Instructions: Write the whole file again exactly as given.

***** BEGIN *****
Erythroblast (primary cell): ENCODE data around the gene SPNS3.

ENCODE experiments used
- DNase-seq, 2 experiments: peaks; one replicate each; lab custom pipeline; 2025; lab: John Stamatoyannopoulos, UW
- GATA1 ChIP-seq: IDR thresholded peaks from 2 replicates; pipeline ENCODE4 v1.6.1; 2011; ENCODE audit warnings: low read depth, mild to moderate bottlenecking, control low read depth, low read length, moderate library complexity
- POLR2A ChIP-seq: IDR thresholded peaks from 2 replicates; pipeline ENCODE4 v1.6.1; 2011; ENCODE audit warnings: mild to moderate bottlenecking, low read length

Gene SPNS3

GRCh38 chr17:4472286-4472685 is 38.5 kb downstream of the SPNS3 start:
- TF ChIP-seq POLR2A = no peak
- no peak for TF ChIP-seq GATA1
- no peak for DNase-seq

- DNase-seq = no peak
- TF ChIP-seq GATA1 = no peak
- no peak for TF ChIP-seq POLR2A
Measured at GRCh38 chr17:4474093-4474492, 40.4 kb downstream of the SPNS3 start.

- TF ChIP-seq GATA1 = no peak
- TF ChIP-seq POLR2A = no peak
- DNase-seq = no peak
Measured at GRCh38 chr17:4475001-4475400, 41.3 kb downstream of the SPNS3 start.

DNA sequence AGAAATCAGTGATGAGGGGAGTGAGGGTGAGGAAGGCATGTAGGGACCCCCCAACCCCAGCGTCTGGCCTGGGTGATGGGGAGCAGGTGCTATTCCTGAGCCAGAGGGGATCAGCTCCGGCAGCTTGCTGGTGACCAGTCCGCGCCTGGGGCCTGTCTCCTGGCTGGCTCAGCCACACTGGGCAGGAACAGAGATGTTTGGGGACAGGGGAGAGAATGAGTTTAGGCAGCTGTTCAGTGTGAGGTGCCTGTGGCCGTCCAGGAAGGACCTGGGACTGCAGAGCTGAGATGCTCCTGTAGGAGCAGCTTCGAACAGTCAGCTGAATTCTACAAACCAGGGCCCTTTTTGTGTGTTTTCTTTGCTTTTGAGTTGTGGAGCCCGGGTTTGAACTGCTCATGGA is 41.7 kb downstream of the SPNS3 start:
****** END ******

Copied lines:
Erythroblast (primary cell): ENCODE data around the gene SPNS3.

ENCODE experiments used
- DNase-seq, 2 experiments: peaks; one replicate each; lab custom pipeline; 2025; lab: John Stamatoyannopoulos, UW
- GATA1 ChIP-seq: IDR thresholded peaks from 2 replicates; pipeline ENCODE4 v1.6.1; 2011; ENCODE audit warnings: low read depth, mild to moderate bottlenecking, control low read depth, low read length, moderate library complexity
- POLR2A ChIP-seq: IDR thresholded peaks from 2 replicates; pipeline ENCODE4 v1.6.1; 2011; ENCODE audit warnings: mild to moderate bottlenecking, low read length

Gene SPNS3

GRCh38 chr17:4472286-4472685 is 38.5 kb downstream of the SPNS3 start:
- TF ChIP-seq POLR2A = no peak
- no peak for TF ChIP-seq GATA1
- no peak for DNase-seq

- DNase-seq = no peak
- TF ChIP-seq GATA1 = no peak
- no peak for TF ChIP-seq POLR2A
Measured at GRCh38 chr17:4474093-4474492, 40.4 kb downstream of the SPNS3 start.

- TF ChIP-seq GATA1 = no peak
- TF ChIP-seq POLR2A = no peak
- DNase-seq = no peak
Measured at GRCh38 chr17:4475001-4475400, 41.3 kb downstream of the SPNS3 start.

DNA sequence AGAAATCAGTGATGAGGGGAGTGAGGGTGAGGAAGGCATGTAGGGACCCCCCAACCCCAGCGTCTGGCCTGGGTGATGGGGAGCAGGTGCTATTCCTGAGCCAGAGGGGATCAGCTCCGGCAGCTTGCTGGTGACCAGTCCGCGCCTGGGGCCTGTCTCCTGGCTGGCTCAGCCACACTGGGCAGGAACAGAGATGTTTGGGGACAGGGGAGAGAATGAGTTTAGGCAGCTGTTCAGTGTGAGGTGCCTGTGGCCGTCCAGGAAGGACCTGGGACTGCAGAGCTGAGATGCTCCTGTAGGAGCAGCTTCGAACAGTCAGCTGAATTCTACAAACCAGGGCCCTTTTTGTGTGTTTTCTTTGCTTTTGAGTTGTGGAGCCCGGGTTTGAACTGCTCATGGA is 41.7 kb downstream of the SPNS3 start: